Honestly, without meaning to show off, at some point I feel I am being recognized too much. The amount of recognition is what pushed me actually to strive harder, and it saved me from the burnout I almost succumbed to because of the responsibilities I had for the past months. I felt I didn’t deserve it, so I worked on ways to make myself feel deserving. Kinda related to the previous realization, yes? The recognition is what made me push harder, at least from my perspective. THIS LOCAL CULTURE THOUGH.
The last community building session I managed to fit myself into was fundraising. This is a fresh topic for me as I haven’t thought about raising funds for an event as I depend on the Reps program (HAHAHA). My co-participants had a lot of interesting projects they need help in seeking partnership and funding with (my campaign idea was ignored huhuhu /wrist loljk it was vague). I was listening very intently to their project ideas as we can really implement it in our local community. We did our partnership and sponsorship requests in ‘freestyle’ last Maker Festival MNL. It is good to know that the Mozilla Foundation has people you can seek advice from when you need help in funding your projects! And there are better ways to do fundraising, haha.
A huge lovebomb to the awesome Reps (new and old friends) that I have met in this year’s MozFest. You are all awesome and a huge source of inspiration. Shoutout to Christos and Ioana for being ever so hardworking and patient in handling us!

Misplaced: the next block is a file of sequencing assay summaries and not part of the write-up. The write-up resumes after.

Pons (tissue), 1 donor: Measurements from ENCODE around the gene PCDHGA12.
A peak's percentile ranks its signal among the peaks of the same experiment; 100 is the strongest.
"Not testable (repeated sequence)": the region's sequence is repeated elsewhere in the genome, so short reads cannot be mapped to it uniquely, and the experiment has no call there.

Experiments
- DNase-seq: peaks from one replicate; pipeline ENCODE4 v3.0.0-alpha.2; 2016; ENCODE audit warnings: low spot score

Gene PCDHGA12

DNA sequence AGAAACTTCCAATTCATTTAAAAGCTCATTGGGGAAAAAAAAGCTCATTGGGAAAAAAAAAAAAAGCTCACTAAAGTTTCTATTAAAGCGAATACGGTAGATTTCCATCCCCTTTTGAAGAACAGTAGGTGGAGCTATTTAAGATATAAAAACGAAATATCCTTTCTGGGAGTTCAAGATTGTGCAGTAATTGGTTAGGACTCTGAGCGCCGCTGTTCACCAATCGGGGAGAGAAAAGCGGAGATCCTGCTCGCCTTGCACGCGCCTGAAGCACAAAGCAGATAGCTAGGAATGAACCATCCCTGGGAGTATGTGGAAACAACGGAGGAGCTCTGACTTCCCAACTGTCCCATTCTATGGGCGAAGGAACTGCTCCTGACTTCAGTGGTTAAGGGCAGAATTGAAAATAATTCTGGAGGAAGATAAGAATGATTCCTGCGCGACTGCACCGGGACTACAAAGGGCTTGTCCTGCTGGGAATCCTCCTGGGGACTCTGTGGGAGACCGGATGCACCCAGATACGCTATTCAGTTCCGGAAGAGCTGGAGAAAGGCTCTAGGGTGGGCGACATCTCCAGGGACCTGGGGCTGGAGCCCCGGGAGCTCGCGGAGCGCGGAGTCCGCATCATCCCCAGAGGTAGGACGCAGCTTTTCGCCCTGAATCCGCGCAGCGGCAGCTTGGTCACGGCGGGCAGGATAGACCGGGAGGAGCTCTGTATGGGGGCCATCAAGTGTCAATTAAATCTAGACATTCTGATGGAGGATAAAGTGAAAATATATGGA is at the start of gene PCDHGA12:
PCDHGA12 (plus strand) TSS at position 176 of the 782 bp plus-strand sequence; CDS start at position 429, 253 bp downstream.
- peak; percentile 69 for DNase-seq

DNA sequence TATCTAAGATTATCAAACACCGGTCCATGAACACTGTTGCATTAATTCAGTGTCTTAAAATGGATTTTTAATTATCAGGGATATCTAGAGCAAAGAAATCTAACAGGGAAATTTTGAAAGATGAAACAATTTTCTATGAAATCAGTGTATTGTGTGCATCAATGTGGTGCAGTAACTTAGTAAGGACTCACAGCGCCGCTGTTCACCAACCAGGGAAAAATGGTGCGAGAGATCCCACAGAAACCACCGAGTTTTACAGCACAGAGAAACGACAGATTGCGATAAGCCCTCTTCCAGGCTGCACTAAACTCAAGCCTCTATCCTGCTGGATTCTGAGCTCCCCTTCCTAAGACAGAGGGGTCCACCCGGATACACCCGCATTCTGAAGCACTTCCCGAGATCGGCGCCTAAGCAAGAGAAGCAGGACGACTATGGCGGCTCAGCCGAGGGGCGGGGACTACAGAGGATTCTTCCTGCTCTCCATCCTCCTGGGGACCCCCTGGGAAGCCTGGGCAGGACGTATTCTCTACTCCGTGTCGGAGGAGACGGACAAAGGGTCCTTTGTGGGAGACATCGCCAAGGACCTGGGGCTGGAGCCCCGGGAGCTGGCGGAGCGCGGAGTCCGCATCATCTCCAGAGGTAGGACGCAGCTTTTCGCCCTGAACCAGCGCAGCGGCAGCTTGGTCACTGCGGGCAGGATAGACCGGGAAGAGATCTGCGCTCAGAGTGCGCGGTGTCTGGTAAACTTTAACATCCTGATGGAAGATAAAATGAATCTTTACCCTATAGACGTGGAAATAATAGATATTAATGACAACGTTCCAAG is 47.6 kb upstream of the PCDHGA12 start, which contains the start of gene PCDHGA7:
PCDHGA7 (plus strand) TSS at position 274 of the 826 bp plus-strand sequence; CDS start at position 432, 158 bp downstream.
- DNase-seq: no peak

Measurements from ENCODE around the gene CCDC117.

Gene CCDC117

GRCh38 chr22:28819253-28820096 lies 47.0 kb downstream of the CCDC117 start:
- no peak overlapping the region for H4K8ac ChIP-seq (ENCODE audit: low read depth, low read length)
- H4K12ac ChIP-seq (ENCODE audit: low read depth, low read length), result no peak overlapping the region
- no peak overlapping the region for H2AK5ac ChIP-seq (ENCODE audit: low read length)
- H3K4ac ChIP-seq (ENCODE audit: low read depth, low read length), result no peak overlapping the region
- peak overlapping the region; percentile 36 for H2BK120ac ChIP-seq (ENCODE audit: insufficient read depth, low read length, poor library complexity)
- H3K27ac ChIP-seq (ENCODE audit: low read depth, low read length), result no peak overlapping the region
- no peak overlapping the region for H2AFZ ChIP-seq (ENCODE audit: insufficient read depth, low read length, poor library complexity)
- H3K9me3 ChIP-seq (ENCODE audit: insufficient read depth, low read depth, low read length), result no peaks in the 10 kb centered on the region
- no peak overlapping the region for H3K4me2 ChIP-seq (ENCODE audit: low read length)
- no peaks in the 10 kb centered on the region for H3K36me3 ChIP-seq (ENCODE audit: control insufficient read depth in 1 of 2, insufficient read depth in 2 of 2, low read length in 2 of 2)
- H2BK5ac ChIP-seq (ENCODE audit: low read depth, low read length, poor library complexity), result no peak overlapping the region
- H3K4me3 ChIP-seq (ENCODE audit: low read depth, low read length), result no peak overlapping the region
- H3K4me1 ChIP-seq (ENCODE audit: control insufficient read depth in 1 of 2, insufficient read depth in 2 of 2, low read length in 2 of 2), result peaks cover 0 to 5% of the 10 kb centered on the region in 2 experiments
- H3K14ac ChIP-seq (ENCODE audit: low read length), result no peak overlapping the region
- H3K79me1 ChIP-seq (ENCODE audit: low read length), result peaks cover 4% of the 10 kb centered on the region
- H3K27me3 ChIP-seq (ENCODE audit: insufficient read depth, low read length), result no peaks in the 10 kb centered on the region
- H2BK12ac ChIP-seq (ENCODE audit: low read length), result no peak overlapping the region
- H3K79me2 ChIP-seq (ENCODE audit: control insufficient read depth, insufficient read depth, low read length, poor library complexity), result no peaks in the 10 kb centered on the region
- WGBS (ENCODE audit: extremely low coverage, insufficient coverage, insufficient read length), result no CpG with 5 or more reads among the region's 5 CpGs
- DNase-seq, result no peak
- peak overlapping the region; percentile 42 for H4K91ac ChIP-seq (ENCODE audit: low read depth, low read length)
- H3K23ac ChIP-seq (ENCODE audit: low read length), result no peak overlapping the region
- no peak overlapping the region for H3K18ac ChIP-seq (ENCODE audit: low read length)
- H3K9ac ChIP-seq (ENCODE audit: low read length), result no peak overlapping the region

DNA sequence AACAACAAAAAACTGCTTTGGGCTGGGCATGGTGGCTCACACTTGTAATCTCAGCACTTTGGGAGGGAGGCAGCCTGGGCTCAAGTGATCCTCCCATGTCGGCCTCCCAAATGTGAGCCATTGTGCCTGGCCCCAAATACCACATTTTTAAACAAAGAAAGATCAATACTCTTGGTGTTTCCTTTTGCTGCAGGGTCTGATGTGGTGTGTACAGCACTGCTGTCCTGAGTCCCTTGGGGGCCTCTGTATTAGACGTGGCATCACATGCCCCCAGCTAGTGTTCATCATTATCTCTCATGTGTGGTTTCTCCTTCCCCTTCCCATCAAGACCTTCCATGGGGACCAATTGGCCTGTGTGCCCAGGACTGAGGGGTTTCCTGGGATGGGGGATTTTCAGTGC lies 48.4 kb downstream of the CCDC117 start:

Shoutout to my awesome roommate who managed to bear with my non-functioning navigation skills LOL. Interestingly, I got more lost in my 2nd time in London compared to my first time, considering I went to the same places. :v Thanks and apologies for enduring the long walks! :p
That’s all I can wrap up in this blog post (after 4 months of not posting anything!) Mozillians! As usual, MozFest has been a huge source of inspiration for me and I am always looking forward to sharing the things that I have learned to my community. The timing of MozFest is also quite good for us as it is just before our annual community planning! THANK YOU SO MUCH for giving me another opportunity to attend this year’s MozFest. Thank you for entrusting me the responsibility of passing on what I have learned here to my community. It is totally an honor to hear from and discuss with part of the most passionate and inspiring people in the planet. #MozFestHangover
I left MozFest with fresh ideas for the new year of MozillaPH. LET’S DO IT TEAM!